Student projects - Neuromotor control
The Noakes lab has a number of research projects that are suitable for Summer, Advanced Science, Honours, MSc (lab Rotations), and PhD students.
1) NEUROMOTOR: Electrophysiology and imaging based projects – This project revolves around the neuro-motor system. Specifically we are interested in determining the roles of glycine and GABA on motor neuron development – which includes motor neuron activity – morphology- and numbers.
We are also interested our neuromotor research into how the neuromotor system adapts with age. Specifically, how do motor neurons and their central and peripheral synapses change in aging mice.
2) NEUROMUSCULAR: We have a number of projects centred on trans-synaptic signalling in the formation and maintenance of pre-and post synaptic specializations. These include:
i) The role of adhesive molecules (the synaptic laminins) in the formation of voltage gate-active zone complexes (pre-synaptic release sites) at neuromuscular synapses. Synaptic laminins bind to the pore forming subunits of specific voltage gated calcium channels; we are looking at the location and function of these channels in mutant mice missing selected laminin isoforms.
ii) The roles of agrin and neuregulin in the modulation of post-synaptic specializations during development and during ageing – neuregulin-1 appears to have short and long term actions on agrin’s ability to cluster and maintain high density clusters of acetylcholine receptors within post-synaptic specializations. These actions appear to be independent of neuregulin’s known gene activation pathways. For these studies, we employ a combination of in vitro bioassays, and in vivo experiments using a variety of transgenic mice.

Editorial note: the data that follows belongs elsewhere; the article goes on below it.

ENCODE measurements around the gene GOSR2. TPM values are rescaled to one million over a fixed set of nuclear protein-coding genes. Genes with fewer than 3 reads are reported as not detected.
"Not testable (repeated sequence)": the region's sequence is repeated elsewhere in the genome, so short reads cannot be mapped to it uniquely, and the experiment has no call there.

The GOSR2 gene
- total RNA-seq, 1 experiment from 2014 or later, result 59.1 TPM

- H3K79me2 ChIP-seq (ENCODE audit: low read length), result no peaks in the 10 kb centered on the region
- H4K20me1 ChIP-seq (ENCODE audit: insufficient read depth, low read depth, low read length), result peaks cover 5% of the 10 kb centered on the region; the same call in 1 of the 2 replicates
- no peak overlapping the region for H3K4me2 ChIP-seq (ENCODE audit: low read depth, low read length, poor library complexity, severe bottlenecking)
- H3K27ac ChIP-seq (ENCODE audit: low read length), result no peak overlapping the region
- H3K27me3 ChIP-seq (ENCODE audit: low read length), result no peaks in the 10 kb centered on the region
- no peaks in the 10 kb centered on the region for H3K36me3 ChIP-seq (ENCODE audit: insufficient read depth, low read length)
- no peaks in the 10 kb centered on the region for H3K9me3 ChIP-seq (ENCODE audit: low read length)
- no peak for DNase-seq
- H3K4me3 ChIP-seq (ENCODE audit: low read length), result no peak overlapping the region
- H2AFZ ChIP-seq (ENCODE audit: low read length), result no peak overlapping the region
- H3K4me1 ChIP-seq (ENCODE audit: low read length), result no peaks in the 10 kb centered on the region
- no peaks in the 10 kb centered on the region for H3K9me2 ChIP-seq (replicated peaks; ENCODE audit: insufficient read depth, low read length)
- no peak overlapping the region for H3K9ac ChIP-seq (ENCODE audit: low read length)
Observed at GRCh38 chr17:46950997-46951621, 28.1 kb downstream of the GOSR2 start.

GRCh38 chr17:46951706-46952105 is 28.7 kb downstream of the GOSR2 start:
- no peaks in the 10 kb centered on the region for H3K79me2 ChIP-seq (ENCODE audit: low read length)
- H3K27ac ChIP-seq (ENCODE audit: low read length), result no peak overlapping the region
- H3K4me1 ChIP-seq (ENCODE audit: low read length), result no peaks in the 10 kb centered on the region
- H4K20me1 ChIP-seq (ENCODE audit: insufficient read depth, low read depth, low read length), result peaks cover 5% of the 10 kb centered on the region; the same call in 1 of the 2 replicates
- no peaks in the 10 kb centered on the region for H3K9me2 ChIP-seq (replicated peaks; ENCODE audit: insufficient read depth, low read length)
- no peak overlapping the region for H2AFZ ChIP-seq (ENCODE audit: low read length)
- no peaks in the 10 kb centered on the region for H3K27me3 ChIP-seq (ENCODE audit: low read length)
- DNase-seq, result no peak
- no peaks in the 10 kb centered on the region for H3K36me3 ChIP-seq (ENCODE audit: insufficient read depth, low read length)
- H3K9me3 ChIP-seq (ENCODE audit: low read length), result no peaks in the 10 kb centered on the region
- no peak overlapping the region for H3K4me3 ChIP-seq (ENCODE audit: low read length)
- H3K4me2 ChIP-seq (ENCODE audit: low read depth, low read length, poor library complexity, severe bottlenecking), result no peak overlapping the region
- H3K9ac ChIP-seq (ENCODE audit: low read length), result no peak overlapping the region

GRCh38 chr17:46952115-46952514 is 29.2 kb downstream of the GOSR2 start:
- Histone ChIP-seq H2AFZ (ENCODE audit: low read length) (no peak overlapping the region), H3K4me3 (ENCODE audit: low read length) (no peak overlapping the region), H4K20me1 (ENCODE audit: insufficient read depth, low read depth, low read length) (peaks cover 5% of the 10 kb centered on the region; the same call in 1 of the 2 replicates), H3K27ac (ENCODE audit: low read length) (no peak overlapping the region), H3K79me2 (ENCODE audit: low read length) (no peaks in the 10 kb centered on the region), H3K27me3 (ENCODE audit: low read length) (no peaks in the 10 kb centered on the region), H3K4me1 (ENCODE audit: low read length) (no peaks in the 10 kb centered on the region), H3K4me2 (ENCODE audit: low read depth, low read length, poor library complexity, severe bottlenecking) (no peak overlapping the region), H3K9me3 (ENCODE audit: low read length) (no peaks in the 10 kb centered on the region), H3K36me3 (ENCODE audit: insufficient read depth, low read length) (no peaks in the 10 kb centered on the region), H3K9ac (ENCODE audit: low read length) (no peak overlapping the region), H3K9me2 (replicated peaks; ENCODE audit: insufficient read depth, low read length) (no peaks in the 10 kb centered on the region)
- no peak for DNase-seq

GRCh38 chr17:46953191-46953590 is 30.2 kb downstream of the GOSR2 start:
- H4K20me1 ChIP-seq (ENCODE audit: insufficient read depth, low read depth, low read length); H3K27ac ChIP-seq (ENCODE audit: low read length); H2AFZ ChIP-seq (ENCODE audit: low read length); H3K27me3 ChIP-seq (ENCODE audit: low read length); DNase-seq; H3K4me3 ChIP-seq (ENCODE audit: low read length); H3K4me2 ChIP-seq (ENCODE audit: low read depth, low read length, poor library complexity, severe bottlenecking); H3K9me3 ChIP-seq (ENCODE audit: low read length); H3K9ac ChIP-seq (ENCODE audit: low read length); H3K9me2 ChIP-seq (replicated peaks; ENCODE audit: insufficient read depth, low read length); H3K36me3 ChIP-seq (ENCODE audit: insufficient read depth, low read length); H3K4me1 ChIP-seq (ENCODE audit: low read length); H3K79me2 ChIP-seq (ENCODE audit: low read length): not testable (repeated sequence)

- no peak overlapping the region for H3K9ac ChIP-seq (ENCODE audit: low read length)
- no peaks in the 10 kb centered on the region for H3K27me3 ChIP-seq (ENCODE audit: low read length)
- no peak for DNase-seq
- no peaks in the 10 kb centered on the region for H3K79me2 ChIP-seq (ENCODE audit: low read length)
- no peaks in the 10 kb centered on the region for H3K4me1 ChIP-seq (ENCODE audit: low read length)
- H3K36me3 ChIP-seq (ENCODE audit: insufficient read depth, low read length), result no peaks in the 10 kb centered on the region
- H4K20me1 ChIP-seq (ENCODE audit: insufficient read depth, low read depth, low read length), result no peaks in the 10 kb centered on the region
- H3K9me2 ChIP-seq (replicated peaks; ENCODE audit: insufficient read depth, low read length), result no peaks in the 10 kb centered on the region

iii) The functional consequences in perturbations to trans-synaptic signalling at neuromuscular synapses. These projects centre on the electrophysiological analyses of mice missing selected synaptic signalling molecules. It includes imaging of calcium influxes into motor nerve terminals and their capping Schwann cells.
3) NEUROIMMUNOLOGY: We have a host of projects investigating the role of specific innate immune molecules in the normal development (e.g. synapses) and in the diseased nervous system. Specifically we are interested in complement molecules C3a, C5a and their receptors during periods of naturally occurring motoneuron cell death, and during adult motoneuron cell death (e.g. Motor Neuron Cell Death/ALS; Spinal Muscular Atrophy). Our previous work has shown that if we block the receptor for C5a – CD88 we can slow down the death of adult motor neurons in animal models exhibiting motor neuron disease. Blocking of CD88 appears to block the proliferation-activation of surrounding glial cells – how this is achieved is not known. Interestingly C5 and it receptors are also present on normal motoneurons but become unregulated during disease – how this contributes to neuronal death is not known. Finally C5a has a second receptor C5L2 – it too is expressed on neurons and glia – its function in normal neuronal development and during death is also not known. These projects use in-vitro bioassays (motor neurons, and glial cells) and transgenic animal models motor neuron disease – SOD1 and TDP43 transgenic mice.